This past weekend, we went yurt camping. I never heard of yurts in relations to camping either, so if you are imagining nomads and Mongolia, you are on the right track. Apparently, camping has gone more luxurious in the past few years and the one in yurts is now called “glamping”. Ever the adventurer and looking for fun stuff to do for us, I booked us a yurt in Pine Mountain RV outdoor resort for 3 nights. Back home, camping used to be very bare and raw – you just built your tent in a grass with no ants, in the middle of any woods and that was it – hopefully there was water in the river or creek – everything else was bring your own or use nature. In the US, even the tent camping is pretty sophisticated – camp sites are urbanized in the sense of family bathrooms, showers, every spot has electricity plug, fire pit  and water plug and you pay a fee.  We opted for the even more sophisticated one, at an outdoors park that has pool, game room, dog parks and playground. So here are my impressions:

the yurt

Really fun, spacious, air conditioned (!!), relatively bug free, with bunk beds which was a huge hit and wooden floor which was perfect for the dogs – and yes pet friendly ! The only person who got bitten was me as mosquitoes adore me, so while I had 30+ bites, rest of my family had none. Sleeping in one large room proved challenging as our waking up habits vary, yet we obeyed the ones of the early risers. It is not the best idea to go to a yurt if this is the first time your a) 2 years old sleeps in large bed and b) your 3 months old puppy sleeps in a crate and c) boys sleep on top of the bunk. Between Mia falling off the bed, boys needing to use bathroom and Ruby squeaking for bathroom – our first night was a disaster. Got much better 2nd and 3rd time around – as we knew what to anticipate and planned ! Nevertheless, 6 am was our wake up time.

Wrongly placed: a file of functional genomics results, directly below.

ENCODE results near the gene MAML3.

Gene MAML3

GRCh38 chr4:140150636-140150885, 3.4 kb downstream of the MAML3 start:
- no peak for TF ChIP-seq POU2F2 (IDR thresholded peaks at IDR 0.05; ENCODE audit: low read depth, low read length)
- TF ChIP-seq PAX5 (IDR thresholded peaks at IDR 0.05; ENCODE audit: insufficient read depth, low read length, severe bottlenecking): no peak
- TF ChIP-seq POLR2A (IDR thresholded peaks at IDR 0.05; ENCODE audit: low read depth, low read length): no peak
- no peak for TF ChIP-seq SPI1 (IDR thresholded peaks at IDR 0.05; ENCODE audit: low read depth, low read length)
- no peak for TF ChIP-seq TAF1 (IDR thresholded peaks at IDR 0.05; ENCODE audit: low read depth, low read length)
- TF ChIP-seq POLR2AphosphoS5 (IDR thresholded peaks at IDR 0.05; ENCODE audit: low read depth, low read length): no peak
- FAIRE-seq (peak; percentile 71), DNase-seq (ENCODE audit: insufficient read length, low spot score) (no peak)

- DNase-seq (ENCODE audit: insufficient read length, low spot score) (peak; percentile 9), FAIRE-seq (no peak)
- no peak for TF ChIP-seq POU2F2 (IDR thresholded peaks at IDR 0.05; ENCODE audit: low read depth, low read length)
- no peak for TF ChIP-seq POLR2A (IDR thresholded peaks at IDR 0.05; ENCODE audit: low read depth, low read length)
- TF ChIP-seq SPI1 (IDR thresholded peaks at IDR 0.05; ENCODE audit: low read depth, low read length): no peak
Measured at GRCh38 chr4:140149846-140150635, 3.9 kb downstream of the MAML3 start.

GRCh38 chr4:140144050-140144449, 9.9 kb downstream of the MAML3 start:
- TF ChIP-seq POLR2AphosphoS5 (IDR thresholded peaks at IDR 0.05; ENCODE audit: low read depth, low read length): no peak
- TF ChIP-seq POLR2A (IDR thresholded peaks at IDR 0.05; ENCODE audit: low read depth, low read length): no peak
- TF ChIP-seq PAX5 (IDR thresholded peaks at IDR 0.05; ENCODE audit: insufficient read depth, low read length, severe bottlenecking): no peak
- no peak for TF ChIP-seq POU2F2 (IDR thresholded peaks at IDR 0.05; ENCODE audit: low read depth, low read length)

the “resort”

There is a whole underground culture around recreational vehicles (RVs). This place was packed with them – and it was an interesting crossroads of America. You had luxury vehicles with luxury RV buses, you had very simple, cheap things and the middle of the road. These things are moving houses – they have TVs, bikes, chairs, refrigerators, air conditioners – it literally is a house on wheels. People park them in these resorts and hang out all weekend.  The pool was awesome, playground new and the dog parks spacious. The whole place was very clean, the staff was extremely helpful and everything ran smoothly. The resort was full of Floridians, Georgians and Alabama folks so intersection of accents that I did not understand a bit – there was some serious butchering of English with my kids correcting their grammar. Once, a young man asked me what language I am speaking and I was tempted to answer that mine is an actual English. But everyone was polite, friendly and client experience focused – they really wanted you to have a good time and enjoy your stay. A/C stopped working, someone was there in 10 mins to fix it!

camping experience